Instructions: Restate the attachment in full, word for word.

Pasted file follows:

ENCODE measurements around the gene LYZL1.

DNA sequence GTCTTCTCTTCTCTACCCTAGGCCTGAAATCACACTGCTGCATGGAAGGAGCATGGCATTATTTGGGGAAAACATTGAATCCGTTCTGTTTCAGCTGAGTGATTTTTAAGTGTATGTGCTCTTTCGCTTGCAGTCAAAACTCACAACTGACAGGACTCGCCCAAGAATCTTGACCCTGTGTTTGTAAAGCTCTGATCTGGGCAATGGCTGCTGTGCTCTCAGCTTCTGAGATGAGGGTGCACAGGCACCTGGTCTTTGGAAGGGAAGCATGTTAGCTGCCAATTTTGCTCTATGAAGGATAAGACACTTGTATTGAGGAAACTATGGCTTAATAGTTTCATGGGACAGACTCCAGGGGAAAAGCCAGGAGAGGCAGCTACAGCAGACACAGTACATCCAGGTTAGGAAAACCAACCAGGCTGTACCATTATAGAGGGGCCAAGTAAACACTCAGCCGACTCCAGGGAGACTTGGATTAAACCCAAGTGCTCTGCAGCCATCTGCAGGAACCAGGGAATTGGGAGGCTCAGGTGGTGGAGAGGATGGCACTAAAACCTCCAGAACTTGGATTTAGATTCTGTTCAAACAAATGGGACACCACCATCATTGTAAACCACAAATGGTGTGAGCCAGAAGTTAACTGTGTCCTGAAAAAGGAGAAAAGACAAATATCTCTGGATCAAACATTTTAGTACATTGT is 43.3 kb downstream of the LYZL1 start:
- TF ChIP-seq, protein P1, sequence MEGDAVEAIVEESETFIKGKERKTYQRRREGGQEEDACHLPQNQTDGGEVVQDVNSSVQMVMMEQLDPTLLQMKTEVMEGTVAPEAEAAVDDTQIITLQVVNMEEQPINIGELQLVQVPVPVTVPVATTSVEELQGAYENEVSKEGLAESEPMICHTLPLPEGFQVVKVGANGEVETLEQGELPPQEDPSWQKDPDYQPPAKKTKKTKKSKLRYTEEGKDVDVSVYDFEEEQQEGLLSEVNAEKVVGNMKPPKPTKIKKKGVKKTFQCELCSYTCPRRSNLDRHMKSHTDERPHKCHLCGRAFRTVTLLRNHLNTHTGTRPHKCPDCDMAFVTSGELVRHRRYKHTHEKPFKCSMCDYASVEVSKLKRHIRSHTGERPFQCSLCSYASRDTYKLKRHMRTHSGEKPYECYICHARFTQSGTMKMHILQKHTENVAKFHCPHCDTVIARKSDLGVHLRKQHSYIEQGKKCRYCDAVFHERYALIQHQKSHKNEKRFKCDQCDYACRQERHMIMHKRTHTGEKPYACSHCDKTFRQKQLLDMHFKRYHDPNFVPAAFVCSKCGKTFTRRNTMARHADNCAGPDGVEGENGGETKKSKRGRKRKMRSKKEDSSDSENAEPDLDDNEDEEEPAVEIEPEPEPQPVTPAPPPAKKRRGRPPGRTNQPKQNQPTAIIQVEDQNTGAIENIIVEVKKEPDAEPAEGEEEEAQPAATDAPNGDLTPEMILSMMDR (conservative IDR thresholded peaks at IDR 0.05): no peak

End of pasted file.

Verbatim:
ENCODE measurements around the gene LYZL1.

DNA sequence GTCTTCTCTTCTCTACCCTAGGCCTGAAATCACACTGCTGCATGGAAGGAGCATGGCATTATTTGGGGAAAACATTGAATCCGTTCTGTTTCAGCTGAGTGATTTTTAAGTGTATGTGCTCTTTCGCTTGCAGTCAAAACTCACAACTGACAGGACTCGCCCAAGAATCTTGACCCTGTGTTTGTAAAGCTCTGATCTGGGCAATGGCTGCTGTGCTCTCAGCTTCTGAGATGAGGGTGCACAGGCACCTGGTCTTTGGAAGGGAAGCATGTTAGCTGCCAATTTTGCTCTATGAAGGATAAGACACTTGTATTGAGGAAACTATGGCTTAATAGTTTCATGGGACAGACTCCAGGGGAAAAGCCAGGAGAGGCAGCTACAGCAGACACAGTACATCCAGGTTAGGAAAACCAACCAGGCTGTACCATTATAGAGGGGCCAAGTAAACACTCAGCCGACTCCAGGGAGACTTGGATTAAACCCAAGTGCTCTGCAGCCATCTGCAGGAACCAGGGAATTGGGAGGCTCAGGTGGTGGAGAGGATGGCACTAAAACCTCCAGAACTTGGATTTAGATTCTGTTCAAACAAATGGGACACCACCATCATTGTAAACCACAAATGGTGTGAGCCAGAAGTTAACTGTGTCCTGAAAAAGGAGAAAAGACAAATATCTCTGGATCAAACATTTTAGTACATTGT is 43.3 kb downstream of the LYZL1 start:
- TF ChIP-seq, protein P1, sequence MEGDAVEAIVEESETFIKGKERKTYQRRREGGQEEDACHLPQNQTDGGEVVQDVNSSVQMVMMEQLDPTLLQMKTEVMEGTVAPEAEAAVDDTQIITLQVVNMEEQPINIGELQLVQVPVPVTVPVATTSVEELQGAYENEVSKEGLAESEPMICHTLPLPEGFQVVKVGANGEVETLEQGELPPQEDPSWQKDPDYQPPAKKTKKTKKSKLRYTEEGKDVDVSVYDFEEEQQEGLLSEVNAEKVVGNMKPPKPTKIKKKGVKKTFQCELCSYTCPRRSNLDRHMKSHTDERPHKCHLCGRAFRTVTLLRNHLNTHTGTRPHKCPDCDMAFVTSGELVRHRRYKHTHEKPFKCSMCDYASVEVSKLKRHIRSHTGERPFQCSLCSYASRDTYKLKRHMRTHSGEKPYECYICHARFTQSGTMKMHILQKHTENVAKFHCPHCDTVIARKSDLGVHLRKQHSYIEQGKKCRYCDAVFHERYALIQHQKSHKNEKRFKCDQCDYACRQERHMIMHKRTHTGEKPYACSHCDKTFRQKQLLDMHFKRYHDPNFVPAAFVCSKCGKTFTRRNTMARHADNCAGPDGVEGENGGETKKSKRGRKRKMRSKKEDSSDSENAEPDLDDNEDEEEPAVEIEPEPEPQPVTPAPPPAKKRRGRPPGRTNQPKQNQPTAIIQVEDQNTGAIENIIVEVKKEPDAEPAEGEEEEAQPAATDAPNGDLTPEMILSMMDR (conservative IDR thresholded peaks at IDR 0.05): no peak